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Do You See How Simple This Is?

Let’s pick up where we left off last week.

Looking ahead — beyond the 2020 presidential election — includes fully reviewing illegalities in the 2020 election, regardless of whether they changed the result, plus carefully and fairly restoring the rule of law to American elections, all with an eye toward preventing future illegalities no matter whom they’d benefit.

One step in such review and restoration can take place when the U.S. Supreme Court considers particular Pennsylvania law.

The high court may decide soon whether to hear two such challenges.

Neither can undo the 2020 election, yet each can help prevent 2020 illegalities from recurring in Pennsylvania and elsewhere.

The lead challenge, brought by the commonwealth’s Republican Party, is presented by Drs. John Gore and Alex Potopov of Washington, and Kathleen Gallagher and Russell Giancola of Pittsburgh.

A companion challenge, brought by Republican leaders of the Pennsylvania General Assembly, is presented by Drs. Jason Torchinsky, Jonathan Leinhard, Shawn Sheehy, and Dennis Polio, of Haymarket, Va.; Crystal Clark of Harrisburg; Jake Evans, Laurie Webb Daniel, and Matthew Friedlander of Atlanta; Zachary Wallen of Pittsburgh; and Douglas Chalmers Jr. of Washington.

The constitutional holding on the merits can be simple.

Readers of this column eight weeks ago will recall that under the Electors Clause, Article II, Section 1, Clause 2 of the U.S. Constitution, “Each State shall appoint, in such Manner as the Legislature may direct, a Number of Electors … .”

Thus, the power to appoint a state’s presidential electors belongs to state legislators of the state. Not the governor, other executive-branch officials, or judges.

Another clause similarly goes to congressional elections.

Under the Elections Clause, Article I, Section 4, Clause 1 of the U.S. Constitution, “The Times, Places, and Manner of holding Elections for Senators and Representatives, shall be prescribed in each State by the Legislature thereof; but the Congress may at any time by Law alter such Regulations, except as to the Places of choosing Senators.”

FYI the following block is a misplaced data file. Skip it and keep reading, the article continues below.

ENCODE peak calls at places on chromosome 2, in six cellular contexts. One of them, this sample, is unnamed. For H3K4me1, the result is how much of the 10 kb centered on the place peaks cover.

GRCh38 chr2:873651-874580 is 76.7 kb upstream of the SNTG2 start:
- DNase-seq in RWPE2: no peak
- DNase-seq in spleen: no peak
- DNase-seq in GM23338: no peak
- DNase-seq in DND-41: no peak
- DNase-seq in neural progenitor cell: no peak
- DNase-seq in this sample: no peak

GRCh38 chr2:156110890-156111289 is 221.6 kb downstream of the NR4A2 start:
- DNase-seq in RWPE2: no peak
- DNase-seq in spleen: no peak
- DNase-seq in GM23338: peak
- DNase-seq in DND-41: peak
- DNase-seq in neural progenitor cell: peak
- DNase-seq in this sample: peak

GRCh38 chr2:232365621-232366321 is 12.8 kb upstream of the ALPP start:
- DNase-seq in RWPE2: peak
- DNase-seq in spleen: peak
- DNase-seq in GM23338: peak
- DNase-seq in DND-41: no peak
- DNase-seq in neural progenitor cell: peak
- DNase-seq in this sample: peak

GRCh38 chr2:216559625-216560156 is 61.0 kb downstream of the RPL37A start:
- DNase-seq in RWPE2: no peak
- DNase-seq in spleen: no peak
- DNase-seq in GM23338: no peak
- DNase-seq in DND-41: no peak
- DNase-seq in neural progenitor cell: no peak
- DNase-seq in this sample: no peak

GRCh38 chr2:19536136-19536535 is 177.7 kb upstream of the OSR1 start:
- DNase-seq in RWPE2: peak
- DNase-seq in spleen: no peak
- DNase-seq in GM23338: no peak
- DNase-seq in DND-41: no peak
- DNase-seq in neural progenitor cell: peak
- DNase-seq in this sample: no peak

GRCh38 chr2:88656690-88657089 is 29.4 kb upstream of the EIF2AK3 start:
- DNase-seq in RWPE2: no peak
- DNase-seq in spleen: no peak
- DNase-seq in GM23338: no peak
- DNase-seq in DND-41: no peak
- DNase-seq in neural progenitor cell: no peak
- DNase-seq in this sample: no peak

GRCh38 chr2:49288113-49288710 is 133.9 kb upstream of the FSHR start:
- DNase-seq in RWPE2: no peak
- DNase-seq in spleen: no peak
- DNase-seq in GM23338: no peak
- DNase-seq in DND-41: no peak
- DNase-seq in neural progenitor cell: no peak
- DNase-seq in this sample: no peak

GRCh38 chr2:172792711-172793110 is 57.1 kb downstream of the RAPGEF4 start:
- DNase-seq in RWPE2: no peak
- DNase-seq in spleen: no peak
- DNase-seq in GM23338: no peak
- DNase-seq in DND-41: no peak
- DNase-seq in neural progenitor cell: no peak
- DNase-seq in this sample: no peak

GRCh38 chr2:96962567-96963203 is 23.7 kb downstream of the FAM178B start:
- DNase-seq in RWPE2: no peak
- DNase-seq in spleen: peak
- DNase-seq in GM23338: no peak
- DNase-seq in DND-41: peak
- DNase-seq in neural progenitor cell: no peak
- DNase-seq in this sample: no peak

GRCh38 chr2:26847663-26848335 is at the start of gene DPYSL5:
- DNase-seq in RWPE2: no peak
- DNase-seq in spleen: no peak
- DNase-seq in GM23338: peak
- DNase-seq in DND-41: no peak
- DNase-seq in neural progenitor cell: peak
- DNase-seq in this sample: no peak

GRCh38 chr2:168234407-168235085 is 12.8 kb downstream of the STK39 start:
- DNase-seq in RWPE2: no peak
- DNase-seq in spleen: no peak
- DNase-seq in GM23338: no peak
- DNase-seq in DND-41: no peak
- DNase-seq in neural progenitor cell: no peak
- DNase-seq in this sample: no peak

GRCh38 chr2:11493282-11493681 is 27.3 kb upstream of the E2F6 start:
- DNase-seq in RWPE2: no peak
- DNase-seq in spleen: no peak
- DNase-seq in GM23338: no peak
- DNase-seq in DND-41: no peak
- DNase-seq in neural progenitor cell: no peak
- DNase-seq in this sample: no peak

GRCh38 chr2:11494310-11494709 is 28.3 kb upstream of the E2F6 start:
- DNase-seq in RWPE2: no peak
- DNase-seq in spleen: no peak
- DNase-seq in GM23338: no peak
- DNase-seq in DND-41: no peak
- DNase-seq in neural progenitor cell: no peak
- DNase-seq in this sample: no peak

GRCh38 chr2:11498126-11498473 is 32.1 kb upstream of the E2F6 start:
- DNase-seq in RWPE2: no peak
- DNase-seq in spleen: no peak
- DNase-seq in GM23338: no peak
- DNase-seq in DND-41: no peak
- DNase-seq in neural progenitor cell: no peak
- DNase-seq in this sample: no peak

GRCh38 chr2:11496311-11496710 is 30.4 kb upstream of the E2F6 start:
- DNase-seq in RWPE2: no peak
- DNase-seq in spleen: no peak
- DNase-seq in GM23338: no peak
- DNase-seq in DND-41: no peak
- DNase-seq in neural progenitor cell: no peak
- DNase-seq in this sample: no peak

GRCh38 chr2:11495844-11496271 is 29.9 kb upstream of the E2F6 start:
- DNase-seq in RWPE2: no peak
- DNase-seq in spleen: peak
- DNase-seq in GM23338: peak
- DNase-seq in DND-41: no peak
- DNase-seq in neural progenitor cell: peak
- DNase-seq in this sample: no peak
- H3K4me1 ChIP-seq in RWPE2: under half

Neither the governor, other executive-branch officials, nor judges have this power either.

What went awry in Pennsylvania? For one thing, persons other than Pennsylvania state legislators changed how Pennsylvania appoints presidential electors. And persons other than Pennsylvania state legislators or Congress changed how Pennsylvania elects U.S. senators and representatives.

So under the Electors Clause and the Elections Clause, Pennsylvania law as changed is unconstitutional.

Do you see how simple this is? This isn’t rocket science, and no one needs to turn it into rocket science.

The errant persons in Pennsylvania happen to be four of the seven Pennsylvania Supreme Court justices. Yet that’s beyond the point.

What did they do? They extended the time, and otherwise loosened the rules, for voting. Yet that’s beyond the point.

Why is this change particularly significant? It involves absentee voting, a significant source of fraud. Yet that’s also beyond the point.

The point is that the wrong persons changed this law. So as changed, it’s unconstitutional.

Readers of this column six weeks ago will recall that this law – even without these changes – violates Pennsylvania’s Constitution, and by extension, the U.S. Constitution.

However, the challengers haven’t raised that issue.

That’s also significant.

Suppose they raised, and prevailed solely on, that issue. Such a holding, with its ultimate roots in Pennsylvania’s Constitution, may have little nationwide impact.

By contrast, a holding based on the Electors Clause and the Elections Clause not only will invalidate Pennsylvania law but also can undermine changes by the wrong persons to other states’ presidential- and congressional-election laws.

Such a holding can help restore the rule of law to elections in Pennsylvania and elsewhere.

But there’s more.

The challengers explain that the part of the law they challenge isn’t severable from the rest. So if the high court strikes down the part they challenge, the whole law is invalid.

The whole law, not just the part they challenge, led to significant illegalities in Pennsylvania in 2020. This is documented in sources such as Texas’s filings in the high court shortly after Election Day.

Although the 2020 election is over, invalidating the whole law will help prevent future illegalities, no matter whom they’d benefit.

Dr. Randy Elf suggests this is one of those Supreme Court opinions that will be better if it’s simple, not complicated.

COPYRIGHT ç 2021 BY RANDY ELF

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